DellaCorte suggested that the company instead turn to powdered metallurgy, a process he was familiar with from his work in ceramics. In powdered metallurgy, particles of the material in powder form are combined and compacted in a container. The mixture is then heated to a temperature close to, but not reaching, the melting point of the materials. At that threshold, the atoms in the mixture begin bonding in a solid-state fashion, a process known as diffusion.
In addition to lowering the temperatures required to manufacture the final product, powdered metallurgy also avoids contamination that would otherwise weaken the alloy. Now with smooth, shiny bearings in hand, DellaCorte could finally run tests. The results came as a shock to the team. “We were very surprised,” he says. “It had all of the strength you’d expect from the materials involved and was corrosion-proof, but in terms of lubricant life and friction levels, Nitinol 60 performed just as well as the best bearing steels.”
Glennon’s efforts to revive Nitinol 60 were finally coming to fruition, and suddenly the sky was the limit. Abbott Ball and Glenn refined the powdered metallurgy process specifically for Nitinol 60, and now the partners co-own patents on that process.
Engineers typically have to make tradeoffs when choosing bearings for particular applications. As DellaCrote explains, if those qualities are imagined as a Venn diagram—with overlapping circles denoting whether a given material is hard, corrosion resistant, lightweight, nonmagnetic, or elastic—then most materials only combine a few qualities. Nitinol 60, on the other hand, stands in the center of the diagram where the circles all overlap. “It’s the only material that combines all of those properties in a single bearing,” he says.
Because it is relatively new and still expensive to produce—several times the cost of other standard bearings—Nitinol 60 is currently a niche market. But it has found traction among aerospace clients, who will gladly pay the extra cost in bearing materials to avoid the weight, expense, and complexity of workarounds that other bearings might require, such as additional spacecraft components or protective coatings.
Abbott Ball is also exploring other avenues for new products. Among them are kitchen knives, taking advantage of the material’s hardness and corrosion resistance. The US Navy has funded two Small Business Innovation Research (SBIR) contracts to explore modern applications in various defense components. And the company is also exploring Nitinol 60’s use in medical equipment such as scalpels: that the material can withstand extreme temperatures and is nonmagnetic makes it ideal for reusable, easy-to-sterilize tools that won’t unintentionally interfere with other equipment.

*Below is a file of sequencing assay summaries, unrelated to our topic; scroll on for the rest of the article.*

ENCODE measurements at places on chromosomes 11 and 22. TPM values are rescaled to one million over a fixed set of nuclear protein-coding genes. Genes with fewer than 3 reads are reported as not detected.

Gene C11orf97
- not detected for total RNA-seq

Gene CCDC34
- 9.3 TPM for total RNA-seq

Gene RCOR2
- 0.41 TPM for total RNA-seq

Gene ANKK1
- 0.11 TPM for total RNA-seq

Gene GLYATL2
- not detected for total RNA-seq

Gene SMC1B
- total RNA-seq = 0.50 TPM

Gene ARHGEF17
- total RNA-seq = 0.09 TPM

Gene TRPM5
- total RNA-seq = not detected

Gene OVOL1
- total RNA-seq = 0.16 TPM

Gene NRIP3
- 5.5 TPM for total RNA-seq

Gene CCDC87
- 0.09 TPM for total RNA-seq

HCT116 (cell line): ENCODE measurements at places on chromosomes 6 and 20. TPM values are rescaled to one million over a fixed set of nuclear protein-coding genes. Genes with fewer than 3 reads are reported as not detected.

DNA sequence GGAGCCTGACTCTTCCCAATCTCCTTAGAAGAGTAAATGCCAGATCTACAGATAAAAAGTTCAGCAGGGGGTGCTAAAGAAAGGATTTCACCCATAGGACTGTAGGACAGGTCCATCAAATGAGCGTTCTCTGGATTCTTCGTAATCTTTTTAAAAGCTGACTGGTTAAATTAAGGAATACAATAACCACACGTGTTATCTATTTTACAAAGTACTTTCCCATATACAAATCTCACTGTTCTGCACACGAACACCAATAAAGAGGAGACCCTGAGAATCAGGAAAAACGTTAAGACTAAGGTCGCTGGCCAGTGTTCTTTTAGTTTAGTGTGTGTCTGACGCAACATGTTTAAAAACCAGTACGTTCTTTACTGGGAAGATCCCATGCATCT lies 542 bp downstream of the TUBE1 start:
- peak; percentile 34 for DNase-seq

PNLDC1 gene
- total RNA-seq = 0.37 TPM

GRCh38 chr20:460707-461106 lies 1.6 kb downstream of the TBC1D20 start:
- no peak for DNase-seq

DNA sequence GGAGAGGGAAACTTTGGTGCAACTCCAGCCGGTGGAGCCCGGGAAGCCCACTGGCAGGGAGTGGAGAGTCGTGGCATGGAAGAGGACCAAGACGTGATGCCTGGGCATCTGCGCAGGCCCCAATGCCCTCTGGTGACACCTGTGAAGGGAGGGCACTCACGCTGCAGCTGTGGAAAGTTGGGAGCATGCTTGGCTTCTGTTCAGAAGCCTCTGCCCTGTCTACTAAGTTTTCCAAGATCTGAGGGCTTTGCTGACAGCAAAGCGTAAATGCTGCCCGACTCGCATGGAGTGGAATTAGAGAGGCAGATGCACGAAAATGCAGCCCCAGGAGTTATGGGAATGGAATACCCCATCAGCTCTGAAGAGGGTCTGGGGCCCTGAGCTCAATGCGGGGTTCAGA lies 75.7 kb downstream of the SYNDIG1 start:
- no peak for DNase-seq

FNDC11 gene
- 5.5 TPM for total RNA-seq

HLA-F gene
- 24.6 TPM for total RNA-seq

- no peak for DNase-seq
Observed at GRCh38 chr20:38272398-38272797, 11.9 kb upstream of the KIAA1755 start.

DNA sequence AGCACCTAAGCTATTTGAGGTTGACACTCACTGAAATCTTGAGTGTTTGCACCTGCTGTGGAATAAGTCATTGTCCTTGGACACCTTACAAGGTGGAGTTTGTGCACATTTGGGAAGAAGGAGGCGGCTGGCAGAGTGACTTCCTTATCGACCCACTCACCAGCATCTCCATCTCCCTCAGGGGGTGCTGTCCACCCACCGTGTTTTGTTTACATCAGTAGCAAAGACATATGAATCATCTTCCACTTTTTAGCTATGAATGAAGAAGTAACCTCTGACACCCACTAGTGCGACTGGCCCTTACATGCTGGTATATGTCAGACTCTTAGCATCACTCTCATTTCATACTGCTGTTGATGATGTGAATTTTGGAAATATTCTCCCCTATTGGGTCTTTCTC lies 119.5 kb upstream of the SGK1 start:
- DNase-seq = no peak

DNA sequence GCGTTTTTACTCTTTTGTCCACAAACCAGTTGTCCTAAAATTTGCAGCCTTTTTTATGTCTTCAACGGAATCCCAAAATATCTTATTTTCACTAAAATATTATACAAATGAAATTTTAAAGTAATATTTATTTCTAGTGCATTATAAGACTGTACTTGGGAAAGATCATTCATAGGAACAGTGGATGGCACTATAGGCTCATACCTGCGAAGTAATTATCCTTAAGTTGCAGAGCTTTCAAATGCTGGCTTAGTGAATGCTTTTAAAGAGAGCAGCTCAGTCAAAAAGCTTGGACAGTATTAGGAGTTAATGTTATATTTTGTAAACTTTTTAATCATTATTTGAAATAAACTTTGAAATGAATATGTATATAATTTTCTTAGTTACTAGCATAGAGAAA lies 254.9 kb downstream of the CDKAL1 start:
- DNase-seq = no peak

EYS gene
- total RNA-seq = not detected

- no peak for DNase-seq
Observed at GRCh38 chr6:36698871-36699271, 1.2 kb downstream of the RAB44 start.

Engineers at Glenn have also continued testing and improving the material, which has led to a few more patents. For example, they recently discovered that adding third and fourth ingredients in small percentages makes Nitinol 60 easier to machine and process at lower temperatures, without compromising its desirable qualities. Glenn and Abbott Ball have also partnered to provide Nitinol 60 bearings for a wastewater processor scheduled to be installed on the International Space Station— exactly the kind of corrosive environment that has posed problems for traditional bearing materials.
Thanks in part to the partnership, Nitinol 60 likely has a bright future in space and on Earth. Glennon credits Abbott Ball owner Roger Bond and his son and company president Craig Bond for their support, financing research without any guarantee of a return on the investment. And DellaCorte wants to ensure no one forgets that it was Glennon’s advocacy that turned a 50-year-old curiosity into something poised for mainstream success.
“If it weren’t for his persistence, I don’t think the world would have given this material another thought,” he says.